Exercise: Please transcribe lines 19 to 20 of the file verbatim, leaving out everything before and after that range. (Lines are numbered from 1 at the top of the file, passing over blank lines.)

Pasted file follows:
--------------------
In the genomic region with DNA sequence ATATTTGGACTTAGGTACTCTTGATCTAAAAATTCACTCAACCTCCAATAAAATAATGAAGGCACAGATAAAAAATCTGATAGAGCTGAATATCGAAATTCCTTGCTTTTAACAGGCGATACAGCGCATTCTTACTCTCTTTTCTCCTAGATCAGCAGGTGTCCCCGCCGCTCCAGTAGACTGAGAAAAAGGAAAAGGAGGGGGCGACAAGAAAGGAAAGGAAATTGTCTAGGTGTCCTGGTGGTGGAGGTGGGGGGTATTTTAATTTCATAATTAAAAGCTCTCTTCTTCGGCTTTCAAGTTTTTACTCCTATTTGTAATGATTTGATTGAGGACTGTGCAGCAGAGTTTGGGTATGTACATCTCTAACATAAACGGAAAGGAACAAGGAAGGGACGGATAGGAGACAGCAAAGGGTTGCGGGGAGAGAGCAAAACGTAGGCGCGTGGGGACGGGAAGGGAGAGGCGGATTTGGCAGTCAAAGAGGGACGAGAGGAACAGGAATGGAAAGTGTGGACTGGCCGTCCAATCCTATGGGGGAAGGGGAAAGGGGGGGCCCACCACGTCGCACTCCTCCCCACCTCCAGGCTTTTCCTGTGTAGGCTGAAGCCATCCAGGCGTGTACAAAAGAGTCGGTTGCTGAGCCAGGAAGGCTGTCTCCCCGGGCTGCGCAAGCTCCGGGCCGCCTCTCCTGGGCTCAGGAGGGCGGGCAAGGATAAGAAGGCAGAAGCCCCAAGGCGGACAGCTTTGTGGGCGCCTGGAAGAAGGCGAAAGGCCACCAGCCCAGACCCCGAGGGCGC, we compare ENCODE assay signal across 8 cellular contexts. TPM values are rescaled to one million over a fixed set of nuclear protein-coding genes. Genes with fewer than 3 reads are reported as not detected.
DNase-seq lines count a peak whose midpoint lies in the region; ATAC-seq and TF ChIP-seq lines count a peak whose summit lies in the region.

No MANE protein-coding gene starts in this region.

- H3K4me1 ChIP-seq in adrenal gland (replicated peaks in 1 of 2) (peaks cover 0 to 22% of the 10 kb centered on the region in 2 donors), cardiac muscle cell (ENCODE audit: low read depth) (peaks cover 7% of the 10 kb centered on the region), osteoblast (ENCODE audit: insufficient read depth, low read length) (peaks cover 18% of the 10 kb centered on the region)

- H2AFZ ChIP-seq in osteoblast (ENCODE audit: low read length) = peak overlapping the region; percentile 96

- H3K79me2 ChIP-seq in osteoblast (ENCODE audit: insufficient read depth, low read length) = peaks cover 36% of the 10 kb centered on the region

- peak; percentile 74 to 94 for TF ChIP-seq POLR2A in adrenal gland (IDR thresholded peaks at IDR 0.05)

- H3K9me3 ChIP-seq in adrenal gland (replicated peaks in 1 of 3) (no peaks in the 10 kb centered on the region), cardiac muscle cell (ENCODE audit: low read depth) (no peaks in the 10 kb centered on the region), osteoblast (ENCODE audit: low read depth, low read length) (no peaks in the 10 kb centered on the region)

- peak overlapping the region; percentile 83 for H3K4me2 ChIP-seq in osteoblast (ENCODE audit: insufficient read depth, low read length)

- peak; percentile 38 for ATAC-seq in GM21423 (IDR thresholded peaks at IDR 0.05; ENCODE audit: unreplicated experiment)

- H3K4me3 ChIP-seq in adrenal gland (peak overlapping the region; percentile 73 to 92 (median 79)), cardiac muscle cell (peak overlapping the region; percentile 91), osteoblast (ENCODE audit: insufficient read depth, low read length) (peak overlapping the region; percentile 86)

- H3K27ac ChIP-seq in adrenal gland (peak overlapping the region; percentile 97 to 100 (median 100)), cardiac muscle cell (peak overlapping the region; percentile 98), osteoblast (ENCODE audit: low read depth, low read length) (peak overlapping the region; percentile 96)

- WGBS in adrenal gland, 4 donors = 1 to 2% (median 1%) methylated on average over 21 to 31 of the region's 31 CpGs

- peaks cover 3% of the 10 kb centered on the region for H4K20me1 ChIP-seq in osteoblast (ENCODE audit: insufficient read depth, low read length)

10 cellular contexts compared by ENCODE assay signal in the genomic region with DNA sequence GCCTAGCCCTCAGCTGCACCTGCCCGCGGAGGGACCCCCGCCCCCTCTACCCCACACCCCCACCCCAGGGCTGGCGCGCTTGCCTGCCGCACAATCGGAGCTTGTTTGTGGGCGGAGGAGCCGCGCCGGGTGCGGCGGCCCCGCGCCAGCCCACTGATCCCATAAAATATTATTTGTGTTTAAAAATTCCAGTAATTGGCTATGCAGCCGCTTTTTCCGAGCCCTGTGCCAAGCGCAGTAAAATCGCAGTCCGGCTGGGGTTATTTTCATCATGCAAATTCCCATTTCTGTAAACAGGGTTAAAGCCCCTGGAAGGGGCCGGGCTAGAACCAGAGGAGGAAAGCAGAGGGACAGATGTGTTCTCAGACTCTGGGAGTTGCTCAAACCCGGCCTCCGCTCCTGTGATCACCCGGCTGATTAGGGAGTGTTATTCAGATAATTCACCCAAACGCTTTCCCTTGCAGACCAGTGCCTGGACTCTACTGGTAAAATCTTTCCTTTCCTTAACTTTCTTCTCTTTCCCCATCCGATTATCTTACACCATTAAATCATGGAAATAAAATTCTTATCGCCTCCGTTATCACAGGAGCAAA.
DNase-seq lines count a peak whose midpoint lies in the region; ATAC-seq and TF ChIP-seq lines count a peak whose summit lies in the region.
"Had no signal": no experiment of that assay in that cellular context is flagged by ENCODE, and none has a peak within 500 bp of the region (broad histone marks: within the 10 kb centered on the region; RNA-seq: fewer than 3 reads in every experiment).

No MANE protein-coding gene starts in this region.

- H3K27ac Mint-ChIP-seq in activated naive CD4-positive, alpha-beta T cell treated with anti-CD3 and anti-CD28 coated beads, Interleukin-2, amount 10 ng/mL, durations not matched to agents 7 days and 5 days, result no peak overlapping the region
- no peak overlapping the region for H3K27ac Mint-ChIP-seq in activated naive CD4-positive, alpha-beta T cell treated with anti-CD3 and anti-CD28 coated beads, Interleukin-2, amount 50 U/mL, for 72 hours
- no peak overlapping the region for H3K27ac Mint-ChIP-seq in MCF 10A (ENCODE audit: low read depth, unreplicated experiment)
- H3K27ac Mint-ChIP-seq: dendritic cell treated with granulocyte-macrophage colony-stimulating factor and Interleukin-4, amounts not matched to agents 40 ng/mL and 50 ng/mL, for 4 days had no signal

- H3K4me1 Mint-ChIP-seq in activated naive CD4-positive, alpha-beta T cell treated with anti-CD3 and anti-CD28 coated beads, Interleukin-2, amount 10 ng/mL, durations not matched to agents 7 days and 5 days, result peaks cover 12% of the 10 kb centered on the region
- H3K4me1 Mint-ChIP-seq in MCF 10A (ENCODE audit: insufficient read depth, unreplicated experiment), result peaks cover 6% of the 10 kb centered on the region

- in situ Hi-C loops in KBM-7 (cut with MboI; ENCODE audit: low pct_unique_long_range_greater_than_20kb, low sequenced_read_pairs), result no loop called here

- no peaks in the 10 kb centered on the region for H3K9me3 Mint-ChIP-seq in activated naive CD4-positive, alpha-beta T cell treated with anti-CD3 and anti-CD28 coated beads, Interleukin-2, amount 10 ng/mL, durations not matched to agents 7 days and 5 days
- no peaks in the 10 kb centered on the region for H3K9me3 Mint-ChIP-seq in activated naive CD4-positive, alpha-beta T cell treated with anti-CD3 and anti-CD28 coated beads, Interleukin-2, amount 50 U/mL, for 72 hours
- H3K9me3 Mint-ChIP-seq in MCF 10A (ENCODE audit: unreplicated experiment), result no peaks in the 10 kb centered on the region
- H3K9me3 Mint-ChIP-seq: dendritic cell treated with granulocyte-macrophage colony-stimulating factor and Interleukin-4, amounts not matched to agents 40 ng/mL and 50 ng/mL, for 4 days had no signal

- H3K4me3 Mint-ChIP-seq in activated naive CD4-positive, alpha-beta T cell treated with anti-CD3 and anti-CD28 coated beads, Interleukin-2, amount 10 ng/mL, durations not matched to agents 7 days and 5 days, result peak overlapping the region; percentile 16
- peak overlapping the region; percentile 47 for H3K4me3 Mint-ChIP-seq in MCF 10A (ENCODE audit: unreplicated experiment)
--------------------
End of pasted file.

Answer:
- H3K27ac Mint-ChIP-seq in activated naive CD4-positive, alpha-beta T cell treated with anti-CD3 and anti-CD28 coated beads, Interleukin-2, amount 10 ng/mL, durations not matched to agents 7 days and 5 days, result no peak overlapping the region
- no peak overlapping the region for H3K27ac Mint-ChIP-seq in activated naive CD4-positive, alpha-beta T cell treated with anti-CD3 and anti-CD28 coated beads, Interleukin-2, amount 50 U/mL, for 72 hours